Passwords… my, how we have grown into a love hate relationship with them.
At one end they are the first step and could also be argued the most important step for protecting our sensitive information. At the other end they are these things we constantly struggle to remember, feels as if we are always being asked to change them and well, to be honest, they are kind of a pain in our necks.
Why can’t we just easily login to the website we want, get the information we need and carry on with our day? Hackers, that’s why. Now before I go further, I want to explain that not all hackers are bad. After all, I am one. There are many of us whose job revolves around trying to catch them and to catch one, you have to become one. For all my fellow nerds out there, I will say that there is a light side and a dark side.
So how do we prevent ourselves from being a victim of these so called hackers you ask? Well, this is a loaded question. While no one currently has a foolproof, 100% way of protecting us, we do have many security best practices that we can follow.
First on the list and in my opinion, the most important is passwords. I like to compare passwords to keys. We all use keys every day to protect our most valuable items like our homes, our cars, our mailboxes, etc. Passwords work in a similar fashion in which they lock and unlock our online information. This is why it is important for us to follow some of the brief guidelines in order to better protect ourselves. I also encourage everyone to research the below topics further as there is just too much information out there to share in one blog post.
Strong Passwords – When you hear someone talk about having a strong password, what they mean is having a password that it is not easily guessed or cracked. In today’s age, we have programmed computers to be very good at guessing (cracking) passwords.
Below are some tips on how to protect yourself better.
- NEVER SHARE YOUR PASSWORD! The only person who should ever know your password is YOU. Never give your password out to anyone or any company. We will never ask you for your password and if you do get asked for your password, it most certainly is a scam.
- Make them long – 15 characters minimum whenever possible. The length of your password is the most important step of having a strong password.
- Add complexity – Make sure to add at least one uppercase letter, a number, and a special character. Here are some examples of special characters (!@#$%^&*).
- Use spaces when allowed, for example, the password “I really Love Running al0t!” is much stronger then “Th8#4jPz”. This is because mathematically it would take a significant time longer to crack a 27 character password then an 8 character password. If you only counted 23 characters in my above password it is because we see spaces as blank or empty but to a computer a space is actually a character! So the spaces actually make our password 27 characters long but also much easier to remember.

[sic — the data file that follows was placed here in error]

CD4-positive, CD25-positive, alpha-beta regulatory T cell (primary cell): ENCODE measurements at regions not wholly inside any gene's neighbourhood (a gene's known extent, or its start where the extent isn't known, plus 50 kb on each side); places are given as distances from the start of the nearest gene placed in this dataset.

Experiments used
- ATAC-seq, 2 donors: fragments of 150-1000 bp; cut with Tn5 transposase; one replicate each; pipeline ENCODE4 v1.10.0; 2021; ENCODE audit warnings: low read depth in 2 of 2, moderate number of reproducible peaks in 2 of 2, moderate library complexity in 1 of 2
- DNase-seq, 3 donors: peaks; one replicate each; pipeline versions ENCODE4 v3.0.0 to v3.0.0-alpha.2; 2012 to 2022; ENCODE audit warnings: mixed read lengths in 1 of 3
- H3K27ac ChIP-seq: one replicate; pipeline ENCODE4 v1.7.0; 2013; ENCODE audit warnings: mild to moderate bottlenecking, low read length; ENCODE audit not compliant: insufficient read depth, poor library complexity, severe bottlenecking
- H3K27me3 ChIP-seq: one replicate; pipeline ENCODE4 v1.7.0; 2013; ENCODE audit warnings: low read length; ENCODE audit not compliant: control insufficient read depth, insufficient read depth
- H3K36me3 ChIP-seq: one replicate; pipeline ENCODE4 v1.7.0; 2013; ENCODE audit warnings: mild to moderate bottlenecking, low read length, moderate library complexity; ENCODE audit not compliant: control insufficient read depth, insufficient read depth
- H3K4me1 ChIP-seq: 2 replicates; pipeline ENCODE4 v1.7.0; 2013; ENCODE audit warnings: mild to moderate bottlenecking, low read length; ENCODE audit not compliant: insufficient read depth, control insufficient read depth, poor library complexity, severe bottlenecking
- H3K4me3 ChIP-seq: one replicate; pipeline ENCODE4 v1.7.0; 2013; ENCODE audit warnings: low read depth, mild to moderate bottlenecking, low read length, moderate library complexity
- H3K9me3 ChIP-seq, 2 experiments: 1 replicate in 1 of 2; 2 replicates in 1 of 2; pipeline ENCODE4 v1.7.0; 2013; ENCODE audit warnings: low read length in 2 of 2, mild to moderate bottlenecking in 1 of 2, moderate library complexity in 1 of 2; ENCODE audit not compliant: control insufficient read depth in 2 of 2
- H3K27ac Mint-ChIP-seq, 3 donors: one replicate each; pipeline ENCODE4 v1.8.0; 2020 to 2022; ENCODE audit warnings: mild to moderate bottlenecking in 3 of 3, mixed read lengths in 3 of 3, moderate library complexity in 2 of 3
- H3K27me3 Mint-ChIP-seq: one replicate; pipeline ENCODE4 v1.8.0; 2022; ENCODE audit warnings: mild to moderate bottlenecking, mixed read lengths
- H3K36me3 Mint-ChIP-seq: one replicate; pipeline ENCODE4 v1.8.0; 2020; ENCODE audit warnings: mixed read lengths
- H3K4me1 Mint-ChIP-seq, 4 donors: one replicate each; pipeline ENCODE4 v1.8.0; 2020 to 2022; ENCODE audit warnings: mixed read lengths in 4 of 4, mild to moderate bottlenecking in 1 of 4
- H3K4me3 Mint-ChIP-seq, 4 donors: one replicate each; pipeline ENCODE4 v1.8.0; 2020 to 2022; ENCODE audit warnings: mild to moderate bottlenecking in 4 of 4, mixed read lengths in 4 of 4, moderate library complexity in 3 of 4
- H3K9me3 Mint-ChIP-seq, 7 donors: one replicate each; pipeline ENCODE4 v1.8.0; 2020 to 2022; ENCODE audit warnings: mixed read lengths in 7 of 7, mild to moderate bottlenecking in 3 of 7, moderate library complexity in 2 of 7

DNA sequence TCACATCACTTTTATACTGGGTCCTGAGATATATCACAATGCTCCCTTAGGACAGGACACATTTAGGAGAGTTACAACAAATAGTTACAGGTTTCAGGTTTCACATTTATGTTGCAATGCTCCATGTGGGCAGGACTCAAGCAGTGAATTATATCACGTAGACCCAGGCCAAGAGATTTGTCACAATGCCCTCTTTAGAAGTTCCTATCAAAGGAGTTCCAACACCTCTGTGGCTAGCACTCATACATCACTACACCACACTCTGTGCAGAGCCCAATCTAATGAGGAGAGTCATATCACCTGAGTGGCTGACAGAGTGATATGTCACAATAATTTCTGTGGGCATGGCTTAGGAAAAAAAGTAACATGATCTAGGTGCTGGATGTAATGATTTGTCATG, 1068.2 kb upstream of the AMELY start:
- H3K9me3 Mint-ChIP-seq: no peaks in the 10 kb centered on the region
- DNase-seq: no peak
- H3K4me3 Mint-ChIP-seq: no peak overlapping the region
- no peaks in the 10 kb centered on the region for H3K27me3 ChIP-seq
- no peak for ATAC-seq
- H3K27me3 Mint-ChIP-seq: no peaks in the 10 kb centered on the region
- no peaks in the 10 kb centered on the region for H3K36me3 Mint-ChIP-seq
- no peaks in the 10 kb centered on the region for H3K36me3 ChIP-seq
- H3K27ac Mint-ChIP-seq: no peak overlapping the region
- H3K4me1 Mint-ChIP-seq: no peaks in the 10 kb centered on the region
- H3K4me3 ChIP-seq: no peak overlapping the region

- Do not use single dictionary words, people’s names, birthdays, keyboard patterns (qwerty), common phrases, and especially never use the word password or any variation.
- Examples of bad passwords – ryan25!@, Ryan1234, 123456, bmwDr1ver!, P@55w0rd2016, password, LivingOnaPrayer, mypassword1, password1973 etc. You can also do a quick google search on the most common used passwords and make sure your password isn’t on that list.
Do not reuse the same password for multiple sites - This is very important, VERY important. Hackers are hoping that you use the same password for everything. That way, when a website gets breached and the usernames and passwords get released they can use that same password to gain access to other websites. One way people can fight this is to use what is called a password manager. This is a program that allows you to better keep track of all those passwords. A popular one you can look into is called LastPass. Or you can be extra cautious like me and write them all down on a piece of paper and store them in a fire proof safe.
Change your passwords frequently – Passwords at a minimum should be changed at least annually but I recommend 90 days for websites that store sensitive information like financial account information, tax information, credit card information and especially your email accounts. If someone malicious gains access to your email account they will use that access to reset other website passwords. If you find out a website you use gets breached, for example, LinkedIn or Yahoo, you should change your password immediately on every website where you used that password to protect yourself from a possible compromise.
There are certainly many more things we can do to better protect ourselves online and I again encourage you to research best practices or other approaches to keeping your information safe. In the second part of the series, I will talk more about Phishing scams and how we can better protect ourselves.
Shawn Jones, OSCP, CISA
Cyber Security Specialist
Collins Community Credit Union